Child A was presenting with symptoms that everyone including a private assessor diagnosed as dyslexia.  As a SEND advisory teacher, I met with the parents and ask them questions about Child A’s development history and daily routines.  Child A regularly bumped into things and presented with other co-ordination difficulties that the parents had assumed was Child A being clumsy.  Further investigation revealed Child A had dyspraxia. Whilst there is an overlap between symptoms of dyspraxia and dyslexia; the latter predominantly focuses on a difficulties in learning to read, write and spell.  Therefore, any interventions put in place may have missed other significant areas of need.

Child B was a bright year 5 student, who took part in several community team sports and orally was able to articulate high levels of knowledge and creativity.  The difficulties arose with reading and writing.  Parents engaged the services of a dyslexia specialist, who diagnosed dyslexia and suggested a 10-week intervention programme, that only the specialist could provide.  I undertook a reading test of real and nonsense words.  As Child B read, I noticed erratic eye movement.  Child B’s eyes would jump three letters forward, then two letters back.  A similar patter emerged when reading high frequency words in a sentence. I referred Child B to an eye specialist, who confirmed my observation and Child B was given eye movement corrective glasses. Entering Year 6 (with his glasses), Child B was a quite different student.

3. The third component is possibly the hardest for stakeholders to take on board.  Differential diagnosis works through 5 core thinking skills:

      • analysis
      • interpretation
      • inference
      • deduction
      • problem-solving

Therefore, differential diagnosis requires up-to-date knowledge of research and accepting the possibility ‘of getting it wrong’.  Child C was unable to access the maths curriculum.  Demonstrated ability placed Child C as working three years below his age.  One option would have been to place the child in an intervention group and support development of mathematical foundation skills.  However, the SENCO decided to commission a dynamic assessment test.  This basically assesses cognitive processes, in the moment i.e. as they are happening.  Child C was cognitively age appropriate.  However, a look through the historical records showed Child C had had many supply teachers for maths and as a result had significant ‘gaps’ in learning.  This was not a SEN issue.

As part of the work I do, I am often asked for a good-practice example of an Education Health Care Plan (EHCP) and 5-star examples of well-written outcomes.  I have yet to find one and I have worked across several local authorities.  The issue is the plan has become about form filling, not the connected bigger picture of understanding the child and presenting symptoms.    In one local authority project, I reviewed the Advices written for more than 30 EHCPs.  I also then reviewed the associated plans.  What was apparent was the reports by specialists focused on one or two voices, at the expense of their own professional knowledge.  When I then met these specialists, they then shared with me their reluctance to express their opinion, as it differed to others.  I regularly undertook statutory assessment of pupils and a key part of my report writing was to consolidate conflicting pieces of evidence to clearly discern the child’s needs and then the provision needed to be put in place to meet those needs (sometimes multiple).  On many occasions, less is more meant I had to acutely define a catalyst approach for supporting the child.  The current system (post SEND Reforms) shies away from difference and differing opinions.  I think this is a mistake and as a result, I am not convinced we are identifying needs and provision accurately.  The system is resources-driven, not identification-based from differing evidence-based perspectives.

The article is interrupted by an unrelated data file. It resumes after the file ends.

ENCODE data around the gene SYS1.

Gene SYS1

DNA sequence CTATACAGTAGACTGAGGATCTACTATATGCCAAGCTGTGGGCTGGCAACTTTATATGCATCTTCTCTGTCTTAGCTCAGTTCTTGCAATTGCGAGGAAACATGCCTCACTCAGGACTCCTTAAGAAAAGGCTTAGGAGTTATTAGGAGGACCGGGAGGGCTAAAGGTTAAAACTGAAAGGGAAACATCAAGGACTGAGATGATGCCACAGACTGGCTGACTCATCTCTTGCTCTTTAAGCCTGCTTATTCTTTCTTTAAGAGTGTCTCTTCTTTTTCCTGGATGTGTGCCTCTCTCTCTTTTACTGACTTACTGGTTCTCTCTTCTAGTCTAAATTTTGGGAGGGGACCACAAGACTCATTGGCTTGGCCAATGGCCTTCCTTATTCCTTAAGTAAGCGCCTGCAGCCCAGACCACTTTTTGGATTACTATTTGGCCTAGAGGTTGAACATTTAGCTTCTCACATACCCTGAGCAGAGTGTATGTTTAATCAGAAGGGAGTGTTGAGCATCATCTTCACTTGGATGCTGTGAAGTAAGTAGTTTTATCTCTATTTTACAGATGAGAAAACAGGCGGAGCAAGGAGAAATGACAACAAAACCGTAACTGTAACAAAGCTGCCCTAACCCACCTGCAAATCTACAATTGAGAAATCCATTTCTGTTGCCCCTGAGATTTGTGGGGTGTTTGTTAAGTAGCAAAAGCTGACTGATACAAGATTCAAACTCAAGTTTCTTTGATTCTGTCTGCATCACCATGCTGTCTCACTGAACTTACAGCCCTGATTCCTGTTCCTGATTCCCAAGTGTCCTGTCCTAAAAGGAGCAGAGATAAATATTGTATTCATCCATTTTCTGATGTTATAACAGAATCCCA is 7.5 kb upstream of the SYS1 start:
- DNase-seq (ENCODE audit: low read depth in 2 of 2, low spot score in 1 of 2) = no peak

One of the areas I lead training on most regularly is enabling SEND Leaders to discern ‘why’ an intervention / support is needed and ‘how’ it should be delivered.  The why and how are intrinsically linked.  To discern this knowledge, SEND Leaders need to look beyond the data and look at patterns across several factors. Knowing the why really does change the how.

What is needed for improvement?

I would suggest two factors are needed to drive improvement and ensure a better system for identification.  The first is ‘protected CPD time’ for SEND Leaders.  This is in complete contrast to current SENCO Workload Survey approach and I have written more about this here  The SENCo workload survey, mistakenly focuses on ‘protected work time’.

The second is a recognition and acceptance of difference at all levels.  This needs to be evident within settings and at local authority level. Only then can we begin to discern patterns, environmental factors, and historical issues for accurate identification of needs.

If both were in place, over time we would see a system where open conversations were prevalent and the single goal of ensuring the child progresses becomes the focus.  Naturally, this involves a conversation about defining progression.  However, this is the 21st century; young people and adults with an educational need and/or disability should be able to contribute to society through employment, they should be able to live independent healthy lives and be included in the community.  So, if we are serious about the ‘preparing for adulthood’ outcomes, we have a responsibility to employ a differential diagnostic approach to accurately identify need and the provision needed.  I would be interested in your thoughts, especially if you disagree with me!

About Anita Devi

Anita has had an extensive career in education.  Her why is based around the ‘Joy of Learning’.  As such, she focuses on what enables learners and what hinders them and more importantly, what can she do to improve the system.  Amongst her many other roles, Anita leads #TeamADL

To find out more visit www.AnitaDevi.com